Stocks end week with
indexes picking up gains
NEW YORK -- The Dow Jones industrial average has logged its first winning week in a month. And the other indexes ended on a high note, too.
The market slid in morning trading on disappointing retail sales numbers but started to pare its losses after a report found consumers are gaining confidence in the economy. The market climbed in the last hour of trading to end near the highs of the day.
The preliminary Reuters/University of Michigan consumer sentiment index for June showed consumer confidence rose to its highest level since January 2008 and came in well ahead of forecasts.
The Dow rose 38.54, or 0.4 percent, to 10,211.07. The Dow's climb of 279 points, or 2.8 percent, during the week was its best since the week ended Feb. 19.
The Standard amp& Poor's 500 index rose 4.76, or 0.4 percent, to 1,091.60, while the tech-heavy Nasdaq composite index rose 24.89, or 1.1 percent, to 2,243.60.
For the week, the Samp&P 500 index rose 2.5 percent and the Nasdaq rose 1.1 percent.
Crude oil fell $1.70 to $73.78 per barrel on the New York Mercantile Exchange.
needed, Obama says
WASHINGTON - President Barack Obama urged passage of his proposals to stimulate hiring by small businesses through tax credits and lending incentives, arguing that similar measures are partly responsible for the economic recovery over the last few months.
Small businesses have historically been responsible for 2 out of every 3 new jobs created in the U.S., Obama said Friday, and they must be a crucial part of the economic recovery.
In the president's estimation, the solution depends largely on his proposals to eliminate capital gains taxes for investments in small firms and provide tax relief to small start-up companies.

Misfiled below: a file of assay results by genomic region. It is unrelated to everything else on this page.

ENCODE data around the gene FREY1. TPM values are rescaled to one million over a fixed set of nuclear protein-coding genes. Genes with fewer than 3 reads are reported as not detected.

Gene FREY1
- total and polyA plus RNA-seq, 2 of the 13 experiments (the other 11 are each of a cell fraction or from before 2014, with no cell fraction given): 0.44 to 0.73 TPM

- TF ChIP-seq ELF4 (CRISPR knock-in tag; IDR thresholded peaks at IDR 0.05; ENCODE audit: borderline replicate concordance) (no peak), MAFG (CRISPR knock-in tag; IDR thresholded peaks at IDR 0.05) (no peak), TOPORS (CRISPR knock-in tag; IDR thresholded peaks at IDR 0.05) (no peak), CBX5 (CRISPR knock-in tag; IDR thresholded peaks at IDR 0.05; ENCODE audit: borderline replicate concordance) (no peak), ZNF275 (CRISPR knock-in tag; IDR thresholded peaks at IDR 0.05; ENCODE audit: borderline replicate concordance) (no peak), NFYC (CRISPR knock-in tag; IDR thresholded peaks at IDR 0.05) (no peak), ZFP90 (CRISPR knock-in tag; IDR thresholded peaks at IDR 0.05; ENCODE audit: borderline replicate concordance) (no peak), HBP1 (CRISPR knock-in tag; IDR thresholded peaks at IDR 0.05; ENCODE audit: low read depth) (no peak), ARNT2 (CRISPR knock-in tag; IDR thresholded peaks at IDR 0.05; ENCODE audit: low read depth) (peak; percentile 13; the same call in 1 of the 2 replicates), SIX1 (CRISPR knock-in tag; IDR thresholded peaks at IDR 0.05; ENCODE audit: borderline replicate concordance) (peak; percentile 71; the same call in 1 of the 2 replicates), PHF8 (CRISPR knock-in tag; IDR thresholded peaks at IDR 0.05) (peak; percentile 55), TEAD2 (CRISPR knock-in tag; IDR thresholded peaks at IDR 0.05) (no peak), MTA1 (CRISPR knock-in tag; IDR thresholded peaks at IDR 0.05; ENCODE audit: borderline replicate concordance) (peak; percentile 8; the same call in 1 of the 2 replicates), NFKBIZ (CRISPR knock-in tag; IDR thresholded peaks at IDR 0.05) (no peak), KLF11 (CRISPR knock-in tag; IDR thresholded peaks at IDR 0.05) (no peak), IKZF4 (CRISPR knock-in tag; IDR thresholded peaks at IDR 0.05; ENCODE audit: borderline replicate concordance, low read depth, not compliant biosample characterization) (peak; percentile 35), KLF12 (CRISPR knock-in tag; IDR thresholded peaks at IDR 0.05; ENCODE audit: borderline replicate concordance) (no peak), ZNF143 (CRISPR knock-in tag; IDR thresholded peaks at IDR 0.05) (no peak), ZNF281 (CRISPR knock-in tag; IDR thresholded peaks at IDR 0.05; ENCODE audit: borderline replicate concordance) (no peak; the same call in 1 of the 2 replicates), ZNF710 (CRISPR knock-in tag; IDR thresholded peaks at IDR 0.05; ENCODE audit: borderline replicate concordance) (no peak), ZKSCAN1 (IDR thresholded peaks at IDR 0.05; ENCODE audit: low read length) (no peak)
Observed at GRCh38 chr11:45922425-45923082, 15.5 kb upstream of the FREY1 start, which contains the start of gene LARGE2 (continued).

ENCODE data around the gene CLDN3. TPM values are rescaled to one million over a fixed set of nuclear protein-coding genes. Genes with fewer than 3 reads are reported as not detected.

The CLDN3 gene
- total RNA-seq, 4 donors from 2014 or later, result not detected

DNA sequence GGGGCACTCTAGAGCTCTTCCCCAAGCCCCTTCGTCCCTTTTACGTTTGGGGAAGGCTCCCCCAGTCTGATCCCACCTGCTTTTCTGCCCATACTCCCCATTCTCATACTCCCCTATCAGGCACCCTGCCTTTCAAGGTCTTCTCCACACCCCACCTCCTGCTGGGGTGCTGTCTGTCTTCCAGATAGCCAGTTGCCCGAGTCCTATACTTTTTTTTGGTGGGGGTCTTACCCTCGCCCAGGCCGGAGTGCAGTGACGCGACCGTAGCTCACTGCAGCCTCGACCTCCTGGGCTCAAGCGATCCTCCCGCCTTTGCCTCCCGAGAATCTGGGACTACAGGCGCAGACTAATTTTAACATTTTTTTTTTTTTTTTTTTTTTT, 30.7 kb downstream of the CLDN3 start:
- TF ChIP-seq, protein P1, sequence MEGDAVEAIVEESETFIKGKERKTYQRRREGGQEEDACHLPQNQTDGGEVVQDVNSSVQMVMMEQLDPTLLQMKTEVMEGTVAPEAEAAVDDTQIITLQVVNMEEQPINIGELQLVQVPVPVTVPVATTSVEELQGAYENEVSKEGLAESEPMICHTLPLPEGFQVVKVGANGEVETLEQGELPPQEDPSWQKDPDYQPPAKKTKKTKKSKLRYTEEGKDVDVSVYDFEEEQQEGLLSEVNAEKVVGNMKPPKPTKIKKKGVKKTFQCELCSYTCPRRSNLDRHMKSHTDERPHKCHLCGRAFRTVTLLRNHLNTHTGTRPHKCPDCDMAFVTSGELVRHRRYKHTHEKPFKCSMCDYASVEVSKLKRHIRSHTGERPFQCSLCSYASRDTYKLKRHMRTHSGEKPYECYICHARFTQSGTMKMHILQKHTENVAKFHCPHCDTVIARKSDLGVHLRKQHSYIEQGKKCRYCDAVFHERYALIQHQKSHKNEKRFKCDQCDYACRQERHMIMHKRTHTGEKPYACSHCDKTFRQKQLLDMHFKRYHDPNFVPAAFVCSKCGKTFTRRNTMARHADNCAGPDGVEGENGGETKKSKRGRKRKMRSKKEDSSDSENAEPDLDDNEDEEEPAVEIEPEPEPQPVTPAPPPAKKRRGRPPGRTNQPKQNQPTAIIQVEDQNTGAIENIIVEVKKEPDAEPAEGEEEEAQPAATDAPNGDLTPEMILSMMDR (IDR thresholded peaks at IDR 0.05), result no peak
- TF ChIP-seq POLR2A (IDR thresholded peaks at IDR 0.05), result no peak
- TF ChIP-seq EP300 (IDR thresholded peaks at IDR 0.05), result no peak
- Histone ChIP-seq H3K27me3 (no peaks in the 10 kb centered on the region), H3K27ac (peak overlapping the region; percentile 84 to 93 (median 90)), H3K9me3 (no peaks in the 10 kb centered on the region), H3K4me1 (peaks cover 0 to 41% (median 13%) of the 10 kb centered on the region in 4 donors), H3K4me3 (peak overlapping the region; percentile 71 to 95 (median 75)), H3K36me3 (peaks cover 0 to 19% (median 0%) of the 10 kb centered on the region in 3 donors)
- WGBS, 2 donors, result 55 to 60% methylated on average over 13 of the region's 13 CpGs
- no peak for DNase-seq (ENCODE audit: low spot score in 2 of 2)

To stimulate the flow of credit, the president also wants the federal government to help underwrite loans through community banks and help fund state-based programs to promote lending to small firms and manufacturers.
Obama is also urging Congress to expand and extend some Small Business Administration programs that increase loan limits.
Google tells Wi-Fi data
gathering was legal
SAN FRANCISCO - U.S. lawmakers on Friday published a letter from Google Inc. responding to concerns about the company's gathering of personal data through wireless networks, which argues that the process did not break any laws.
Rep. Joe Barton, R-Texas, simultaneously called for a congressional hearing on the matter.
House members had written to Google Chief Executive Eric Schmidt last month, following the company's revelation that its Street View cars out in the field had inadvertently gathered data about which Web sites users were visiting through unsecured wireless networks.
The process of gathering data from unsecured wireless networks to improve mapping services "does not violate U.S. law," Google said in its letter.
The company added, "We emphasize that being lawful and being the right thing to do are two different things," and said it has ceased all wireless network data gathering using its Street View cars.